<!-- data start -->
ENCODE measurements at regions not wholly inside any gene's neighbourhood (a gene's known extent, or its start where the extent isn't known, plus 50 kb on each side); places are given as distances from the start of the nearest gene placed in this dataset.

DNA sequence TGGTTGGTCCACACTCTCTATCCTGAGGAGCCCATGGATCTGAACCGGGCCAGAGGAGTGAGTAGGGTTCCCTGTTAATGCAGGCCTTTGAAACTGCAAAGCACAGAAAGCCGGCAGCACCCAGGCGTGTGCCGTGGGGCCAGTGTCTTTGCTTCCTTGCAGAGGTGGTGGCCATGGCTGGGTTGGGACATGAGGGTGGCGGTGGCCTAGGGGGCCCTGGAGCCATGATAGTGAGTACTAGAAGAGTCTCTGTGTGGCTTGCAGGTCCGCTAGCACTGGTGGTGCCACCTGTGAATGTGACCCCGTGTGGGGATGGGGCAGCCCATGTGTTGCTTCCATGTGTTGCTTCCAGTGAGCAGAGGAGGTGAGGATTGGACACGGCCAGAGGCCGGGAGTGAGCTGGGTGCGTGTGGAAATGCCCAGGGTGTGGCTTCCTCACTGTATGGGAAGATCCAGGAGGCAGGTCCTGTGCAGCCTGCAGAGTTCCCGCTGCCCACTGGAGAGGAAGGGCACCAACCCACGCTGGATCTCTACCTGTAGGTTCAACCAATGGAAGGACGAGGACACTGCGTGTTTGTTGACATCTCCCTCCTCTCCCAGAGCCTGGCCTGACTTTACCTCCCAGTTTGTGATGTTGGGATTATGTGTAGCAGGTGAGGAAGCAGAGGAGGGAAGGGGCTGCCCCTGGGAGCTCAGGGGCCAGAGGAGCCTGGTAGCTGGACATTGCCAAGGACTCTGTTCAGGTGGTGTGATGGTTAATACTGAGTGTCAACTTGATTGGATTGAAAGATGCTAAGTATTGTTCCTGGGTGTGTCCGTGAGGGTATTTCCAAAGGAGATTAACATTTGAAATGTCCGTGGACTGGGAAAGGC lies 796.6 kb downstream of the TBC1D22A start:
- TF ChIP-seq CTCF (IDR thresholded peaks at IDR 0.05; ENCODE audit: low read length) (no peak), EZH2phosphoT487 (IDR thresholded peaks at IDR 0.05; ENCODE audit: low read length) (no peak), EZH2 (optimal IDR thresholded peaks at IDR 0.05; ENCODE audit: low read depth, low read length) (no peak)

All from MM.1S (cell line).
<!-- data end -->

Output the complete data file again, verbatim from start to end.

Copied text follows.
ENCODE measurements at regions not wholly inside any gene's neighbourhood (a gene's known extent, or its start where the extent isn't known, plus 50 kb on each side); places are given as distances from the start of the nearest gene placed in this dataset.

DNA sequence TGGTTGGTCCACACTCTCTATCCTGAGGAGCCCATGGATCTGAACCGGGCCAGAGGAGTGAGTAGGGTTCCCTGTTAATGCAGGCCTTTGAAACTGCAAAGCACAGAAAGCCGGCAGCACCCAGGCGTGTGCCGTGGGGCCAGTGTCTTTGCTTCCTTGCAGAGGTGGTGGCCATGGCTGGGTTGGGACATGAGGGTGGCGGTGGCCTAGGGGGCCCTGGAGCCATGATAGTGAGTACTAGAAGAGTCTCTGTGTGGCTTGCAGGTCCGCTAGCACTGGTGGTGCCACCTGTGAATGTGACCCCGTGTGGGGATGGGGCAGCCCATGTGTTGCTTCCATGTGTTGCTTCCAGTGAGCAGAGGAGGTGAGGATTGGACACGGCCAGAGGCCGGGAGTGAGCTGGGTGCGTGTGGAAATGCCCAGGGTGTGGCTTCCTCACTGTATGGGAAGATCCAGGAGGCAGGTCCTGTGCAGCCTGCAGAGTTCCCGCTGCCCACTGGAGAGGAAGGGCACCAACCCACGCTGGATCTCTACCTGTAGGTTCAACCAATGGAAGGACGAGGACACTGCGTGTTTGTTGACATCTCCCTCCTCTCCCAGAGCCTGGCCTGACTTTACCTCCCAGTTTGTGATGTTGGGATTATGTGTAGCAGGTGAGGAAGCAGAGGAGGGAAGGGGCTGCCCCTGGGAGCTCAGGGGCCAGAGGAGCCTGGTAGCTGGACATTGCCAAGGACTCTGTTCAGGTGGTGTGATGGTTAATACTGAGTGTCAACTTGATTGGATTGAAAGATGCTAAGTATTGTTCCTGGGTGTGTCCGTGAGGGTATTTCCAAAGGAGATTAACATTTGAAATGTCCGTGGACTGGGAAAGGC lies 796.6 kb downstream of the TBC1D22A start:
- TF ChIP-seq CTCF (IDR thresholded peaks at IDR 0.05; ENCODE audit: low read length) (no peak), EZH2phosphoT487 (IDR thresholded peaks at IDR 0.05; ENCODE audit: low read length) (no peak), EZH2 (optimal IDR thresholded peaks at IDR 0.05; ENCODE audit: low read depth, low read length) (no peak)

All from MM.1S (cell line).